Consider smoking ban in city
Published 7:52 am Friday, September 30, 2016
Last week I had the pleasure of going to see a local singer-songwriter at a Bogalusa bar. The music was great and the people were friendly but, even so, I don’t know if I’ll go back because, as soon as I stepped outside, I realized I was bathed in a coating of nicotine.
I am not so young as to be unable to recall the days when you would be able to walk through a mall with a lit cigarette in hand, but these days I’d assumed indoor smoking had pretty much gone the way of leaded gasoline. Certainly both are known public health hazards.
In a state where heart disease is a leading cause of death, you might expect more from public officials than a pass on public usage of a product known to cause heart disease. According to the Centers for Disease Control, there is strong evidence that smoke-free laws do decrease incidents of heart disease.
The CDC also reports that another study discovered, after Scotland passed a comprehensive smoke free ban in 2006, the country saw a nearly immediate improvement in the health of non-smoking bar workers. Within two months, the CDC reports, nonsmokers reported less coughing and shortness of breath, better lung function and a better quality of life for those with asthma.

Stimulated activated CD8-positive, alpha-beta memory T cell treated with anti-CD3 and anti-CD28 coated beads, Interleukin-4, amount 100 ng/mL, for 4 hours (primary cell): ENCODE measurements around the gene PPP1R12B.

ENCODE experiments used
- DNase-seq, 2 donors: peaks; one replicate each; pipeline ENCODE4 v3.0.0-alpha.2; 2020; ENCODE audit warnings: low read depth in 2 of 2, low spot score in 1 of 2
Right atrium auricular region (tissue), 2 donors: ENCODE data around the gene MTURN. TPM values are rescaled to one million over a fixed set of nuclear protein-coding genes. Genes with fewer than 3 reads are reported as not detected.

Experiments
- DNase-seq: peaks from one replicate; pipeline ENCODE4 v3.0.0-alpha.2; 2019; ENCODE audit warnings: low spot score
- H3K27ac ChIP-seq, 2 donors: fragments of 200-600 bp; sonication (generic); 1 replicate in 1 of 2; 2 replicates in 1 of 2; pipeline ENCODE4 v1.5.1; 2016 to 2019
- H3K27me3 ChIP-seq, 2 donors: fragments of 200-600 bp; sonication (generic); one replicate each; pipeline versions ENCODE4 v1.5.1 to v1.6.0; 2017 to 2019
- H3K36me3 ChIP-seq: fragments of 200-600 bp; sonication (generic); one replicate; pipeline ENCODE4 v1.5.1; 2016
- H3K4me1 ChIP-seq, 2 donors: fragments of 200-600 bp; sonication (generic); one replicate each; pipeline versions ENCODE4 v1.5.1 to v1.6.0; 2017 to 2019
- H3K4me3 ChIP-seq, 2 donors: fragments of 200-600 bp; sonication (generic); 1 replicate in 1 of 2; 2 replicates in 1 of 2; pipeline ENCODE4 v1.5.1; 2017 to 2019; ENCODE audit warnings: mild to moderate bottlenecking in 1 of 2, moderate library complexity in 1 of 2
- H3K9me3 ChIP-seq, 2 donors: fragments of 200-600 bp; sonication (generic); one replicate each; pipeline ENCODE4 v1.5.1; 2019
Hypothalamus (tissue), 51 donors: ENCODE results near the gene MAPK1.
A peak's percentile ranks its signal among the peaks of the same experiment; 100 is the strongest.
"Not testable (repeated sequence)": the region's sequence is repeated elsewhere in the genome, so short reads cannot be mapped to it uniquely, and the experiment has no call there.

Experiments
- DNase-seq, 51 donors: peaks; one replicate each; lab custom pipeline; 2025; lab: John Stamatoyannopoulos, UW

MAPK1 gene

As someone with asthma, I can sympathize with those employees. I am fortunate in that I don’t have to go out. I mean, I like live music and I like to support local artists, but when it leads to an evening of breathing difficulty, my choice is clear: I’ll stay in.
I can’t imagine what it must be like to have to work around cigarette smoke just to get a paycheck.
Ironically, nonsmokers usually outnumber smokers. They certainly did last week when I went out. I think maybe only three or four people were smoking in a crowded bar, but even so, the air was thick with tobacco.
I have been through smoke-free fights in two cities now. First in Corpus Christi, Texas, my hometown, and then in Clarksdale, in Mississippi. Both times, bar and restaurant owners complained that a smoking ban would hurt their business. I found that weird, because I’ve never heard of any smokers boycotting the grocery store, any retail store or movie theaters because of their smoking bans, but never mind such easily observable proof.
In fact, we now know through objective study that smoking bans do not hurt businesses. In 2013, the CDC published the results of a survey of the effect of smoke-free laws in nine states and found there to be no economic impact one way or another after the laws were introduced in most states. The only example to the contrary — West Virginia — showed a “significant increase” in bar and restaurant employment. A 2004 peer-reviewed study actually found an increase in revenue for businesses after bans were passed because smoke-free venues are, on average, sold at a 16 percent higher profit than smoking venues.
This makes sense. Anecdotally, I heard from parents in Clarksdale after that city passed its ban who were happy to be able to take their families out to see live music, so it’s easy to see why smoke-free venues would be more desirable.
It would take perhaps millions of dollars to fix everything in Bogalusa.
But, if the city is looking to clean up its image, attract more local spending and improve public health, a smoke-free ordinance is a free first step.